For small items, small differences in gauge do not matter much.  For large items, they matter a lot.  For larger items, say a sweater, I might start with a sleeve instead of the body.  Or I'll go top-down.  That way, I can evaluate fairly quickly and make adjustments if necessary without always having to unravel and start over.

I don't know if that helps any.

If you are a new knitter, try the ribbed mittens (or the wristers) with a yarn or yarn combo that falls in the chunky/bulky range and a #10.5 needle.  If you don't have a #10.5 needle, try a #11 or a #9.  Evaluate after an inch or two and change needle size if you don't like how it looks or fit.  With 24 stitches per round, this goes fast.  You're not losing a lot of time if your first attempt isn't working out.

If you are a somewhat more experienced knitter, eyeball the yarn or yarn combo and pick a likely-looking needle size to start out with.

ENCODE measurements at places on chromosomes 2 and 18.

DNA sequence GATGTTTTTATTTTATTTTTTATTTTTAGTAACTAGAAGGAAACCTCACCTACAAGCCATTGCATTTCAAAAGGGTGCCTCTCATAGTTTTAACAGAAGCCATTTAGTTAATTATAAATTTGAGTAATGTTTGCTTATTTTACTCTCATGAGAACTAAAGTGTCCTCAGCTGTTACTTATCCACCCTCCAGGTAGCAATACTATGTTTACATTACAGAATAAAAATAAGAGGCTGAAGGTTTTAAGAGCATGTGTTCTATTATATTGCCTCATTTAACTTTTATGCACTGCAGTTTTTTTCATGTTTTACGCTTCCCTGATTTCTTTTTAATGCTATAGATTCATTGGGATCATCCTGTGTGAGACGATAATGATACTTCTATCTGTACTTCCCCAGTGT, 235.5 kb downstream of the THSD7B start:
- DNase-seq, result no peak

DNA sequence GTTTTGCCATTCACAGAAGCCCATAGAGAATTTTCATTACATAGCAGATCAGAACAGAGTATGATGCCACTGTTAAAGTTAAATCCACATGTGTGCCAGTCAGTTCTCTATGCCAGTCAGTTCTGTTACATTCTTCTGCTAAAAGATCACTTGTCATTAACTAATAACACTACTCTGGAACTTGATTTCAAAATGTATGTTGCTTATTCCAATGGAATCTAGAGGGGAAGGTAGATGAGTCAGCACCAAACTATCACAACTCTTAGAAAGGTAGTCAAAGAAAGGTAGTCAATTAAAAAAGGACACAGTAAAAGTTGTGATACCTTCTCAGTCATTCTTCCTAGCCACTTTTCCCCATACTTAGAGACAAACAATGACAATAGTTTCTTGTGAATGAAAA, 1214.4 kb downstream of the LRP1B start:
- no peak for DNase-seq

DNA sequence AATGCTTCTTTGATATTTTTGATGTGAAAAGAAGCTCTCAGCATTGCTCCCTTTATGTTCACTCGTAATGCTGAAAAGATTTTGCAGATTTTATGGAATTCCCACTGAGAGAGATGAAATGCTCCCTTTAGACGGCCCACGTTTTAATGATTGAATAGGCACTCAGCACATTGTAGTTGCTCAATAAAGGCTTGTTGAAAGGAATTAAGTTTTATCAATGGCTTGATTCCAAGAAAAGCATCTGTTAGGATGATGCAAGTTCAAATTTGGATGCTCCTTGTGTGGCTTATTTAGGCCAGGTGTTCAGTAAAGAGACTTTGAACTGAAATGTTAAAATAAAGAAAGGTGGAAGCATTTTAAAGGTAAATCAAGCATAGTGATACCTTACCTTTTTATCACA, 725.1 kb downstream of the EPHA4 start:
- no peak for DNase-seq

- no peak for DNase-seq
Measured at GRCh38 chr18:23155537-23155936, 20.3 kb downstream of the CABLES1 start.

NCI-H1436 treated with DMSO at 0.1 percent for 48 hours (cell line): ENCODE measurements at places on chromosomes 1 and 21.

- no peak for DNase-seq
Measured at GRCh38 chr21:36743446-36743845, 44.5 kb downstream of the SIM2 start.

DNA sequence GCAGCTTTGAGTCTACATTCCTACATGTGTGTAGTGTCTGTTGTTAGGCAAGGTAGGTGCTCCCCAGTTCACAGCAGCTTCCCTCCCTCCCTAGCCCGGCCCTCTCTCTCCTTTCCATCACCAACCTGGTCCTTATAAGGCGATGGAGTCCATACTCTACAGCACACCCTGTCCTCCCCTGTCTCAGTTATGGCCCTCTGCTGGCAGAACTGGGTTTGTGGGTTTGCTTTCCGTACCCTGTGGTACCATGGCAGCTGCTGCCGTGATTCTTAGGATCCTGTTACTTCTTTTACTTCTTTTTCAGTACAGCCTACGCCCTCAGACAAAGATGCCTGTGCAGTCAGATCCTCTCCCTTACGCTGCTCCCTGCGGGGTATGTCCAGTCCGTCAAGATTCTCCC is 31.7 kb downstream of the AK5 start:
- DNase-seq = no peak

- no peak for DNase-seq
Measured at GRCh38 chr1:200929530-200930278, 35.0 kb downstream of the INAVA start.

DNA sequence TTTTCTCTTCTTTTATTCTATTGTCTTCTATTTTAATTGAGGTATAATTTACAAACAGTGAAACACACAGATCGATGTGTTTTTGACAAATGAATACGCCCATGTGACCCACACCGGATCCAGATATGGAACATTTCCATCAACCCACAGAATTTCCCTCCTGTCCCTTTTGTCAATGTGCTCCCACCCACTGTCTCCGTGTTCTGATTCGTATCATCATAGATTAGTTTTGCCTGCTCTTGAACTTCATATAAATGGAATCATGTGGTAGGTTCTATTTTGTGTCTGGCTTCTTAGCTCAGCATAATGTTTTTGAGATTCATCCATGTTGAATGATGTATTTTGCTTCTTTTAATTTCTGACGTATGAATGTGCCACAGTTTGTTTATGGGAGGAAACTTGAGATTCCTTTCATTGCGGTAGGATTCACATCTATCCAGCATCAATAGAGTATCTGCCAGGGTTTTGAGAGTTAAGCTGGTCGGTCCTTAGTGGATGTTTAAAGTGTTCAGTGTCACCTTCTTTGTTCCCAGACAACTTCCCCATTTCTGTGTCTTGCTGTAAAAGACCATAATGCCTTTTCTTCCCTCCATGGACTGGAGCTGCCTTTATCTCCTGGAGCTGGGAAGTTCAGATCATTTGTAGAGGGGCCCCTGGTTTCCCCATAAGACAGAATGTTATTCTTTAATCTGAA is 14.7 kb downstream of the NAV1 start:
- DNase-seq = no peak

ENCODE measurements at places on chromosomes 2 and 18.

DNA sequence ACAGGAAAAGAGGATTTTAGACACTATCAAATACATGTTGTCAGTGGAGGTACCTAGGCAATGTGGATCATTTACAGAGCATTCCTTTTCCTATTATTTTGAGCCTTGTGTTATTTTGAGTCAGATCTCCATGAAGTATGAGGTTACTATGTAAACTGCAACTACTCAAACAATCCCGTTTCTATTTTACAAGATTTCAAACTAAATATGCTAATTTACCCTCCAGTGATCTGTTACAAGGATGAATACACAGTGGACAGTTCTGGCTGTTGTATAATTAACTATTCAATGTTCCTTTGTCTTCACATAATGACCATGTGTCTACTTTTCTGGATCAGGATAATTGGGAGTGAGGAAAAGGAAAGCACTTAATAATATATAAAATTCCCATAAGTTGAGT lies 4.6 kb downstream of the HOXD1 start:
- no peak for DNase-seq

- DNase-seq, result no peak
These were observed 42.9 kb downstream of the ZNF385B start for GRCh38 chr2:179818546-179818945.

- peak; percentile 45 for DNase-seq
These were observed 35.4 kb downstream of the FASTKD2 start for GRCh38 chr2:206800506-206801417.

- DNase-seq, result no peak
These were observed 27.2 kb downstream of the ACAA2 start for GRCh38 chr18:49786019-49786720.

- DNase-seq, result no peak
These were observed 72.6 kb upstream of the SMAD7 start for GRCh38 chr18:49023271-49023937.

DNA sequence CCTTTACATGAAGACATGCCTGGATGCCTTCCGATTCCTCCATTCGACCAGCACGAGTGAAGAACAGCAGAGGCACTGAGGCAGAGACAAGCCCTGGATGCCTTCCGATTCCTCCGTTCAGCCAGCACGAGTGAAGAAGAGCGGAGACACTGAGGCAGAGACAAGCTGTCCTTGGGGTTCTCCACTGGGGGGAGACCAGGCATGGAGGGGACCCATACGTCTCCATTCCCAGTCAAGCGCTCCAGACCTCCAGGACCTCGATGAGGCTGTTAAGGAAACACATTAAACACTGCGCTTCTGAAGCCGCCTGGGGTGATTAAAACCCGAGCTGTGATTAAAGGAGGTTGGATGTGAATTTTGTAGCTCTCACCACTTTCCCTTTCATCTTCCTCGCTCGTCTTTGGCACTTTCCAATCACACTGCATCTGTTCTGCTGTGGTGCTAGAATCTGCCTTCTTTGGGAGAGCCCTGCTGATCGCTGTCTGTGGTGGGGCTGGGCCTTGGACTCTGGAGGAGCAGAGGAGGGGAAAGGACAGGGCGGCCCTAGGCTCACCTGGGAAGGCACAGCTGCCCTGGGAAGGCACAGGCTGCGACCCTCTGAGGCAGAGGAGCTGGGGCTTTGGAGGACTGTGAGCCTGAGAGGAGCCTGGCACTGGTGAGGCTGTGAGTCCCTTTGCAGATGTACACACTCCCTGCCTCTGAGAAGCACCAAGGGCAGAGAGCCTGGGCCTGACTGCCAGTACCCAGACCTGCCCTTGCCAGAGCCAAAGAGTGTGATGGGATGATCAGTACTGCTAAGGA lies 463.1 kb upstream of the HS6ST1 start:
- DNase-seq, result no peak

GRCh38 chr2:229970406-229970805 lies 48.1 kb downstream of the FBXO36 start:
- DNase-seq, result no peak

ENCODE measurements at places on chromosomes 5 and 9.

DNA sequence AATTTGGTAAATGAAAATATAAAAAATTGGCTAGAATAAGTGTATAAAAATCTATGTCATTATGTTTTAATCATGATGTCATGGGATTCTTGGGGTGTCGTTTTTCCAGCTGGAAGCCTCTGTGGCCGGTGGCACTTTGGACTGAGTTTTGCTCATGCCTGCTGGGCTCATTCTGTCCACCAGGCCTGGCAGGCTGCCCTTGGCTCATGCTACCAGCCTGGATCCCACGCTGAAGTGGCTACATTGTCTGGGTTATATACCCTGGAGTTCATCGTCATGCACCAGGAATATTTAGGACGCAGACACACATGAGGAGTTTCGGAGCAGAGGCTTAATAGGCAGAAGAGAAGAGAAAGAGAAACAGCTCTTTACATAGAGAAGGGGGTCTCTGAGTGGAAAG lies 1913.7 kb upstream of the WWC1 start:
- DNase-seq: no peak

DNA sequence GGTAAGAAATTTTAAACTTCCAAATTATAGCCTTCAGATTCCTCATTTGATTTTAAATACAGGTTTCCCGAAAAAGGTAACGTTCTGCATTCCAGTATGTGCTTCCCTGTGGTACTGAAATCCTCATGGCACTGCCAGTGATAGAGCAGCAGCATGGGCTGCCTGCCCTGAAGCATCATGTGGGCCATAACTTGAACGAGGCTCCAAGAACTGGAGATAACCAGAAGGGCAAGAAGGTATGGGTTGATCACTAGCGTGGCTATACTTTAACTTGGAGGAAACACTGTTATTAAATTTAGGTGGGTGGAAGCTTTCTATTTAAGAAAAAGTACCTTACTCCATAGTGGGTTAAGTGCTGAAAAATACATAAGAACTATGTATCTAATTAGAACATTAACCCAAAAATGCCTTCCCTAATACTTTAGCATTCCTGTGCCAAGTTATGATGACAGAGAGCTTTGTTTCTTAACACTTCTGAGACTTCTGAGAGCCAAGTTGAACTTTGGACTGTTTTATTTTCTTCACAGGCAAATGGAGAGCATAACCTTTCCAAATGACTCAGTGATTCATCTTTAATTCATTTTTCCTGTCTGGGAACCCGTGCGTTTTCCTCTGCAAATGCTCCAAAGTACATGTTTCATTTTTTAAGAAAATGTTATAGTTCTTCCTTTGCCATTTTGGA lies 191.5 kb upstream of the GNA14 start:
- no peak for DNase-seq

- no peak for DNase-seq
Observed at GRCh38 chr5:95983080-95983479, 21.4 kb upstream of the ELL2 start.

My approach to gauge and swatching is somewhat more relaxed than some people's approach.  Sometimes one really does need to be excruciatingly careful about making gauge swatches, washing them, and then evaluating before committing to the actual project. Sometimes one can be more cavalier, casting on and then seeing what happens, knowing that minor variations aren't going to change the outcome all that much.  With experience, one learns which approach is best suited to which projects and yarns.  Even then, mistakes sometimes get made.  Which, of course, is how one gains experience.  What's that old saying?  "Good judgment comes from experience.  Experience comes from bad judgment."  Live and learn.  And have fun knitting your way to wisdom.

Monday, December 2, 2013

The Very Vintage Bias Ribbed Hat